James Bond is great. Let’s get that out of the way. The franchise exists wholly unchanged as the decades have passed, the same campy farce of a spy agency stuck in a golden era of British espionage and the reliance on one spectacular agent to save the day, time and again. The weapons have gotten bigger and the environments more modern. But this retro landscape has not aged well for the women of the Bond world.
Not that we should expect a Bond film to be a pinnacle of feminist cinema…it’s James Bond. But in 2012, one could expect that a female player could be relegated to larger parts than “love interest” or “sidekick.” Skyfall was lacking the traditional “Bond Girl” seen in many other films, because Bond’s partner, who went without a name literally until the final moments of the movie, fucked up royally. This female agent, tracking a criminal from a car while Bond fought atop a moving train, accidentally shoots her partner instead of the target. Bond is presumed dead, and she is relegated to desk duty because of her mistakes.
Understandable, but Female Agent is happy with her demotion. As Bond explains, fieldwork isn’t for everyone, and she wholeheartedly agrees. She assumes the wife role, showing up sporadically to assist Bond, but never sleeps with him (though he tries). Her ineptitude as an agent and her willingness to stand in Bond’s shadow strengthen this role: female agent is not a threat.
Then there is M, beloved character and all-around beautifully played by Dame Judi Dench. M is a woman of great power and responsibility, but you wouldn’t know it from this film. Much of the plot centers on securing M’s safety – this time around, the villain wants M dead. Bond must protect M as if she were his mother; the villain also projects his abandonment issues onto M as if she were required to care for him, and failed. M sheds her in-control persona, the boss who keeps Bond in line for the last six movies, and becomes a feeble elderly woman who needs protection, and trusts Bond to provide that for her.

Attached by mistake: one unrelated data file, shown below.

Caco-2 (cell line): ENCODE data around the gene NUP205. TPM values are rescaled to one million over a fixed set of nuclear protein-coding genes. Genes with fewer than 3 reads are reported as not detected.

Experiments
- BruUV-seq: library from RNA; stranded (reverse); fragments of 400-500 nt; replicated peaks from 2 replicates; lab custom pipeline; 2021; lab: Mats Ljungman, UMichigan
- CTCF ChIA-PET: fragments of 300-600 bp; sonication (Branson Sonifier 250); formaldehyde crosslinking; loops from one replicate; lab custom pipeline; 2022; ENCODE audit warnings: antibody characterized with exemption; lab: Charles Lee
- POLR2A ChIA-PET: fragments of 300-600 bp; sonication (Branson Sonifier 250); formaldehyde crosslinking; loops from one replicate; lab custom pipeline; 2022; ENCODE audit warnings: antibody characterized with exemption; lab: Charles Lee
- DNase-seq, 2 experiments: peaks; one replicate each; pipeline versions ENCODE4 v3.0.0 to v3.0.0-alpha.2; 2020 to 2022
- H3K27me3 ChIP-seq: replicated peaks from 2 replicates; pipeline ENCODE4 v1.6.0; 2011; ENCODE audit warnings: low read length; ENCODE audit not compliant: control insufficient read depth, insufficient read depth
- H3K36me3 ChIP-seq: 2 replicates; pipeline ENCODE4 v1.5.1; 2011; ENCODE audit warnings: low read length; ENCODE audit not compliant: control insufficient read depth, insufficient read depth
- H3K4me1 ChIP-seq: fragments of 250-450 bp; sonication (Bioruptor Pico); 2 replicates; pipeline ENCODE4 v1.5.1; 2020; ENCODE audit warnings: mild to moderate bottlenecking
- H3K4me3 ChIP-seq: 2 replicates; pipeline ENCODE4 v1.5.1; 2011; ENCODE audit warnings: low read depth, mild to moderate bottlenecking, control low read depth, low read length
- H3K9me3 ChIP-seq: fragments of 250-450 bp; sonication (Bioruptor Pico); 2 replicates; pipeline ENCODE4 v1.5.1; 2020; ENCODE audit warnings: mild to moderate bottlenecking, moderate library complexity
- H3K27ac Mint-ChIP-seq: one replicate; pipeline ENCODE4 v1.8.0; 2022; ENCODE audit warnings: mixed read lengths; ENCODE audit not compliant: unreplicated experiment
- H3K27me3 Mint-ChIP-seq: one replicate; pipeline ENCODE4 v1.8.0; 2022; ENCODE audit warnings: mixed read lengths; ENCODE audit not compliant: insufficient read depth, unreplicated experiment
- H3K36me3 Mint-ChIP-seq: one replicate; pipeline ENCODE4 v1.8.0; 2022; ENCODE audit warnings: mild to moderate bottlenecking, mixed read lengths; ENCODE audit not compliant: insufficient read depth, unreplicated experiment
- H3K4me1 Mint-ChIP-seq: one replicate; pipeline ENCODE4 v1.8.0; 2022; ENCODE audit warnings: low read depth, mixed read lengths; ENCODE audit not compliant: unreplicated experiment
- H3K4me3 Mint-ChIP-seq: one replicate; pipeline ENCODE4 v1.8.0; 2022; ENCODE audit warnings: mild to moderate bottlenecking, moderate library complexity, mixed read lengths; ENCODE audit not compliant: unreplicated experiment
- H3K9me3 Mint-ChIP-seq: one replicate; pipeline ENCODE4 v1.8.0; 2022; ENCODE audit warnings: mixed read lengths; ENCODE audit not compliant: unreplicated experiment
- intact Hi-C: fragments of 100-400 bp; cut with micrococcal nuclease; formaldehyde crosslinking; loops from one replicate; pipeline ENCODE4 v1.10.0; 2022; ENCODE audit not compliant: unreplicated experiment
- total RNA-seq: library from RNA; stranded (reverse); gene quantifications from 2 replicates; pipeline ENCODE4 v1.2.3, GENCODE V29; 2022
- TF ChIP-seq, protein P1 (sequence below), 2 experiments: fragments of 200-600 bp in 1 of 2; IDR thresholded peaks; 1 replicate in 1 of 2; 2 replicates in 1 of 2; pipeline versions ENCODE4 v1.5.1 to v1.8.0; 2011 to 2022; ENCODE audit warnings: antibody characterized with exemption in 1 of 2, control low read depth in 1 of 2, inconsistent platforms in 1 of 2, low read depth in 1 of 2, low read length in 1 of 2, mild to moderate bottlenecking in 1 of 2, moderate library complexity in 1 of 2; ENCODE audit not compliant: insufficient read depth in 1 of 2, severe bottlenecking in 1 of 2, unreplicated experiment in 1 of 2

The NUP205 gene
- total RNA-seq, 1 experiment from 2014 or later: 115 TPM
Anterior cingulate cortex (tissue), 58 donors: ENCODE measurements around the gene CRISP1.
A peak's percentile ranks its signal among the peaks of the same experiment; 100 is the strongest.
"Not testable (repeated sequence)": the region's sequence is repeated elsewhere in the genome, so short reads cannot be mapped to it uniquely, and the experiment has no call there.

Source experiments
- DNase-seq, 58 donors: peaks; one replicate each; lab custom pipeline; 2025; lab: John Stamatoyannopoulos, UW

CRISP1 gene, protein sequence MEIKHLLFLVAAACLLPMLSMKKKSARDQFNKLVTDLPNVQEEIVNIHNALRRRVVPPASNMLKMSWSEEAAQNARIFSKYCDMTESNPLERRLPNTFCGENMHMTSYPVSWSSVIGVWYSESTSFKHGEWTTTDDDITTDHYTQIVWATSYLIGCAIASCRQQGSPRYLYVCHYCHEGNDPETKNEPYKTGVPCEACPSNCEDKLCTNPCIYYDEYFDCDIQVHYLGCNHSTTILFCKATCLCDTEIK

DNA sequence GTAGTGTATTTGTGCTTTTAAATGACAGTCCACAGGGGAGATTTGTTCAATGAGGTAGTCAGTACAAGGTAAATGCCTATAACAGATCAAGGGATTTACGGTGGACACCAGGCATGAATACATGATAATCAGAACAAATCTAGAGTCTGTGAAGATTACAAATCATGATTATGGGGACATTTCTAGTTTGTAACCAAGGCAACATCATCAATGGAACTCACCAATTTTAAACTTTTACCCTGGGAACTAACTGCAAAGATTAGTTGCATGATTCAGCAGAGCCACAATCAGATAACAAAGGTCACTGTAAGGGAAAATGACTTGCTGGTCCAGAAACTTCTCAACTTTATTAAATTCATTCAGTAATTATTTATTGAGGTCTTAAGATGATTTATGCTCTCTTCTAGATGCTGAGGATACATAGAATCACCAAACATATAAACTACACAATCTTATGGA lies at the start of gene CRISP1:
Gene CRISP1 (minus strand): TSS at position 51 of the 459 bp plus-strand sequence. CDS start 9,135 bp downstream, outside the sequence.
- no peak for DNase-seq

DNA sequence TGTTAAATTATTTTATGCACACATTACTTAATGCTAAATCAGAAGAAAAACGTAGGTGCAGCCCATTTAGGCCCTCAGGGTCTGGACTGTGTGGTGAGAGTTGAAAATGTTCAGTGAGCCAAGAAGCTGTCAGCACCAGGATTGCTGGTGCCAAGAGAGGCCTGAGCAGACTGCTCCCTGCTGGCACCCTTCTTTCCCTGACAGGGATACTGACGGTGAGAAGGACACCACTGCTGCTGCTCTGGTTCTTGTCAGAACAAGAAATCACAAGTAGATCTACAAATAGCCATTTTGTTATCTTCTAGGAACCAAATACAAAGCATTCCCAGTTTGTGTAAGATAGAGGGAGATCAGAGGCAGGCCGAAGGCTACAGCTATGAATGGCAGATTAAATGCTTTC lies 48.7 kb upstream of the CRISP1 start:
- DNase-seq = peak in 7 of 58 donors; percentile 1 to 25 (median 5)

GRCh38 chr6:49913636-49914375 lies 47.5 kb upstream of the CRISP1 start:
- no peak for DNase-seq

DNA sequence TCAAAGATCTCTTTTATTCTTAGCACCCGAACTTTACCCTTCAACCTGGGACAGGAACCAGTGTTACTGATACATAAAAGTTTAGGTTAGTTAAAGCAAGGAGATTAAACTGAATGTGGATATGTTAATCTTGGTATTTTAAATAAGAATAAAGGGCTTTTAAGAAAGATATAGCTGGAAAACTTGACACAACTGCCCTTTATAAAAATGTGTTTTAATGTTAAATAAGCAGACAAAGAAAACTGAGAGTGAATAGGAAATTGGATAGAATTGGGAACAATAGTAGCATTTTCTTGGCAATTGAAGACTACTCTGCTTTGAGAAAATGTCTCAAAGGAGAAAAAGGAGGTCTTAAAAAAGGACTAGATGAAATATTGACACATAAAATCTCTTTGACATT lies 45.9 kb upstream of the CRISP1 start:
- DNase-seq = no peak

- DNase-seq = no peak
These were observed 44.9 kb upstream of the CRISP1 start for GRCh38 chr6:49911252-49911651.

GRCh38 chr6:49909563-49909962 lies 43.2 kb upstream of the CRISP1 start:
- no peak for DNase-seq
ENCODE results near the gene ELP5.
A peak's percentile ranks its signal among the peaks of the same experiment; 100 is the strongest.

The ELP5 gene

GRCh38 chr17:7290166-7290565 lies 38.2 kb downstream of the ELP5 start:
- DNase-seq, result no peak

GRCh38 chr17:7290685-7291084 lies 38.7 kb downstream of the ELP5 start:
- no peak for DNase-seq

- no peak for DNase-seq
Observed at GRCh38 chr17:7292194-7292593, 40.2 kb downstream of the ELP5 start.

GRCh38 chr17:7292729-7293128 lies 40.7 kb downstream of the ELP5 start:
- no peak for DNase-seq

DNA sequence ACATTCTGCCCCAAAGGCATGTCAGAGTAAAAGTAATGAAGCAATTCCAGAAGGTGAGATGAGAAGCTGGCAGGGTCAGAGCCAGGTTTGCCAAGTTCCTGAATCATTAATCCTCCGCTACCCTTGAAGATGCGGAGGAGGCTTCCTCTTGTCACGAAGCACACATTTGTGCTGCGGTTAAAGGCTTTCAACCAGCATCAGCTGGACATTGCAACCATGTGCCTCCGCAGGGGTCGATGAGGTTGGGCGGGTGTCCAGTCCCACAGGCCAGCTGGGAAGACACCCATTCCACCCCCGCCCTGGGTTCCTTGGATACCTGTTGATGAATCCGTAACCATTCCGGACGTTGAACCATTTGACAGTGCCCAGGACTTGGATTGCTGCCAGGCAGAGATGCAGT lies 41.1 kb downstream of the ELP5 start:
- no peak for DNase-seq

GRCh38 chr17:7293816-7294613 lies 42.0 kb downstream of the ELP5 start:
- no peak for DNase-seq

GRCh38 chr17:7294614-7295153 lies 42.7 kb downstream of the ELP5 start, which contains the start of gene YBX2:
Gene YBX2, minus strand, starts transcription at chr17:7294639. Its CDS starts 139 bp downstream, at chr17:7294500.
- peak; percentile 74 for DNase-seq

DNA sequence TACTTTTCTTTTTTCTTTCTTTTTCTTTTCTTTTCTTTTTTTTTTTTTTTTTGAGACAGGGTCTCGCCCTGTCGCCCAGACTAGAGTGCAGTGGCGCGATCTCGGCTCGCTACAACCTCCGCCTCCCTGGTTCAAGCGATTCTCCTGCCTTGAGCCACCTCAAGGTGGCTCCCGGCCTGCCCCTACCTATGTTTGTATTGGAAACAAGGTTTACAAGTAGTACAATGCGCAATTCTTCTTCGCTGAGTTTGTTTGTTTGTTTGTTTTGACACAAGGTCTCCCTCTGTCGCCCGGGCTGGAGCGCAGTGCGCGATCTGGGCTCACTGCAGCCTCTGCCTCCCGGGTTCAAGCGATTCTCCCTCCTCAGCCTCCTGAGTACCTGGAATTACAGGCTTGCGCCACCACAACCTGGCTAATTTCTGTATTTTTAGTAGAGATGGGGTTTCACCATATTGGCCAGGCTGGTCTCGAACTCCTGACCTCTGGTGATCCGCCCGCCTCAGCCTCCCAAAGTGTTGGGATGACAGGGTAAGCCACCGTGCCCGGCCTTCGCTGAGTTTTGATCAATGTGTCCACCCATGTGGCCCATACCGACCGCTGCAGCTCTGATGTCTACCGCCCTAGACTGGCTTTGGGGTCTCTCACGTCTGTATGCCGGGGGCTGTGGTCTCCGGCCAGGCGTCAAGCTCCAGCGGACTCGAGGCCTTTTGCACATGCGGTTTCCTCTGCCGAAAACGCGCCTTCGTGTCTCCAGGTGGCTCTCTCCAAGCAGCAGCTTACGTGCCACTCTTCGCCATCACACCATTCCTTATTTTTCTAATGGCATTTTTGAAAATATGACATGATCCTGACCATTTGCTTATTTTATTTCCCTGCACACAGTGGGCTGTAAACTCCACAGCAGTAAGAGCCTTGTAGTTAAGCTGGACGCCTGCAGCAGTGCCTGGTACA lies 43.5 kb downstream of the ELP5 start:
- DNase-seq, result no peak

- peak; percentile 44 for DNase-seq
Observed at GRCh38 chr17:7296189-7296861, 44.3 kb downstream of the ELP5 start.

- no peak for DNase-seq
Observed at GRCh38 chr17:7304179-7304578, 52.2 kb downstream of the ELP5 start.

Sévérine is the whore, literally and in this parable. She is the gorgeous escort under the villain’s thumb; she promises Bond that she will help him with his mission if he kills her employer. Bond mentions that a tattoo on Sévérine’s wrist indicates that she was sold into sex slavery at a very young age – possibly 12. She is a prisoner, forced to have sex with her captor. And yet, almost immediately we see her get into the shower, and Bond follow right after; it’s assumed that they have passionate spy sex. WHAT? This is a huge problem. It is expected that Bond sleeps with the pretty women he meets on his missions, but there is nothing, absolutely nothing, sexy about seducing someone whom he has just outed as being repeatedly sexually abused. Sévérine is likely vulnerable, terrified of disobeying her boss, and unable to say “no,” especially to an intimidating man like Bond. Bond is not sleeping with one of his girls; he is taking advantage of a convenient situation.
There is only one other woman in Skyfall, the bitch, MP Clair Dowar, who holds a public interrogation against M for MI6’s failure to control a terrorist attack in London. She only exists for this one scene, where she yells at M. That’s all. And yet, because of this, Skyfall passes the Bechdel Test. Barely, but it squeaks by.
Overall, Skyfall is very enjoyable, and worth seeing just for the gorgeous opening sequence. But good luck being a female player in the Bond world. Your roles are limited.